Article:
I remember feeling trapped in a house party in 1987. The parents were downstairs drinking wine and playing Trivial Pursuit, while the kids clustered upstairs around a small color TV set. That evening’s program happened to be the pilot of Star Trek: The Next Generation, and within moments, an eight-year-old boy was ensconced in sci-fi bliss.
The show’s 25th anniversary has rekindled my appreciation for the Star Trek universe. My generation grew up with The Next Generation in the same way that our folks experienced the adventures of Kirk, Spock and McCoy. Some say that TNG would never fly in today’s television world. Was it too cerebral? Did it really matter? TNG was devoid of the flashy and vulgar nonsense of newer programming. The show was far more than science fiction—it was drama, theater, action, comedy, romance, and a high-tech joyride.
What could have been a silly copy of the original series took time to earn an audience. Skeptical Trekkies were proven wrong. There was no denying the sleeker curves of the new Enterprise or the IKEA woodwork on the main bridge. The characters were fresh: an android looking for humanity, a Klingon with anger management issues, an empathic counselor, a blind helmsman, and a superb Shakespearean captain.
Once again, American viewers took weekly trips to the final frontier. There were plenty of nebulae and Class-M planets to go around. The Next Generation was an open classroom for all ages. We learned the art of basic diplomacy. We tried to make neighbors out of former enemies. Perhaps the best lesson? Humanity isn’t perfect, but we strive to better ourselves and conquer our limits.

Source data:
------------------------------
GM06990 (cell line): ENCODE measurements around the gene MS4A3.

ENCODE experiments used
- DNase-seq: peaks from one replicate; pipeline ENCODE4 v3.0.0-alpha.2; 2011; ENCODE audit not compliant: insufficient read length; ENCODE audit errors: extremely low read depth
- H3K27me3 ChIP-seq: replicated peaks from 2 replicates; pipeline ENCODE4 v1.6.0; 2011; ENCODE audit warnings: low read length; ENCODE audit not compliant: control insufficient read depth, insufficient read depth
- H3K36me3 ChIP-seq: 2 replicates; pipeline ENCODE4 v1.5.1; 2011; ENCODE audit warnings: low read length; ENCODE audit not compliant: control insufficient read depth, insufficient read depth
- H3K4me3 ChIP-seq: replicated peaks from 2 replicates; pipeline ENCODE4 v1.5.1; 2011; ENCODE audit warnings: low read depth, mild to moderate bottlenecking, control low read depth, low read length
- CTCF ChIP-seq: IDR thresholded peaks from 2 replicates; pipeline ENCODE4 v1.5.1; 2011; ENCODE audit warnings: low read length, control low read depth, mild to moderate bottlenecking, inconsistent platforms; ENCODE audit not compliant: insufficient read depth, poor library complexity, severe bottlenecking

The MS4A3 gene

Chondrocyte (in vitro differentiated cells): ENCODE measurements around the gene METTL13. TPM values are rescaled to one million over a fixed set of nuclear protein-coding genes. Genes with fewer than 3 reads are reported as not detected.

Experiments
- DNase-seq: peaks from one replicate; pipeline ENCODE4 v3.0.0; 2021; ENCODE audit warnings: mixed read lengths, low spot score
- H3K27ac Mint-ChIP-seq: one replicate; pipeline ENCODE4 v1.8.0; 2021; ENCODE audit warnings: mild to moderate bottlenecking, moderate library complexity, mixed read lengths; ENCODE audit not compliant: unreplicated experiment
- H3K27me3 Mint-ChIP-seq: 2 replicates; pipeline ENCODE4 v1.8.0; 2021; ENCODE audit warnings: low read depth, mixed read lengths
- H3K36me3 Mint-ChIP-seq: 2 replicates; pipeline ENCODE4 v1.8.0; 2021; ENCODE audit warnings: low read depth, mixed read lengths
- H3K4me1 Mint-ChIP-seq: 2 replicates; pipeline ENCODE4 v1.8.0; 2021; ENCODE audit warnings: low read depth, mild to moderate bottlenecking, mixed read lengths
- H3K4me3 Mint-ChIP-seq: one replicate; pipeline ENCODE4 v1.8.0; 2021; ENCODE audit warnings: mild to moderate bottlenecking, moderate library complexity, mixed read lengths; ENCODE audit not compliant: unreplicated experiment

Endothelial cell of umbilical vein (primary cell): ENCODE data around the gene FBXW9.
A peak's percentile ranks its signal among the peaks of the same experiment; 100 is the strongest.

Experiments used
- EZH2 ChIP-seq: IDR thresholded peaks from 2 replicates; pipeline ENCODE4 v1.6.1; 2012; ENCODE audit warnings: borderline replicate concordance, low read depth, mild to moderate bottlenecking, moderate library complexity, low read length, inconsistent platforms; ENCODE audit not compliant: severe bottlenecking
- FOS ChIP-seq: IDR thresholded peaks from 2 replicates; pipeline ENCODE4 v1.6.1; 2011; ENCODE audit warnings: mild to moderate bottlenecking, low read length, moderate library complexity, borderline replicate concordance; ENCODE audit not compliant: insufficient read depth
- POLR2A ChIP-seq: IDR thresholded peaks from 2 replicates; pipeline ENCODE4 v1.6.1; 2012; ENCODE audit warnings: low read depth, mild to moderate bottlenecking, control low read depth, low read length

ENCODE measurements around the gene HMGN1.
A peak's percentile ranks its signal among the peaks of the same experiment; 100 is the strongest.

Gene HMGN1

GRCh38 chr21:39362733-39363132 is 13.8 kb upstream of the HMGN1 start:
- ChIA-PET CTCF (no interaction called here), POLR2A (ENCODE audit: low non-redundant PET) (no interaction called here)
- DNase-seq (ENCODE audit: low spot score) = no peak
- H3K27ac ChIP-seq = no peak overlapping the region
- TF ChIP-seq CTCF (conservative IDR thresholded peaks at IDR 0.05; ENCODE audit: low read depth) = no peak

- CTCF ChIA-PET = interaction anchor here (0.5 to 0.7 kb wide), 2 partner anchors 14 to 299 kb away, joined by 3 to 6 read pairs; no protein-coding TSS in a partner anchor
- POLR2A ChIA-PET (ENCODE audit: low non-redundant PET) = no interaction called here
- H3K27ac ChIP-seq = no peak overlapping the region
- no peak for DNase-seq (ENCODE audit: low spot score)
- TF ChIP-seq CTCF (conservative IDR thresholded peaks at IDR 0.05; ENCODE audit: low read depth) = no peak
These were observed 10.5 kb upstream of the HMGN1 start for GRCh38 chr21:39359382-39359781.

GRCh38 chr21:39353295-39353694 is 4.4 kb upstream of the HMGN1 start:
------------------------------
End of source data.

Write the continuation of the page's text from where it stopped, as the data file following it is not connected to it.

We can gladly set The Next Generation in the upper echelon of quality programming. There is something to be said for stories that become a genuine, life-changing experience. Modern stories like Lost and Firefly also strive for a similar cult following with a philosophical undercurrent, but only Star Trek has evolved into five TV series, eleven films, and the real phenomenon of becoming a household name. As a writer, I’m forever thankful for the television experience that has made me smarter, wiser, and always eager for the Great Adventure.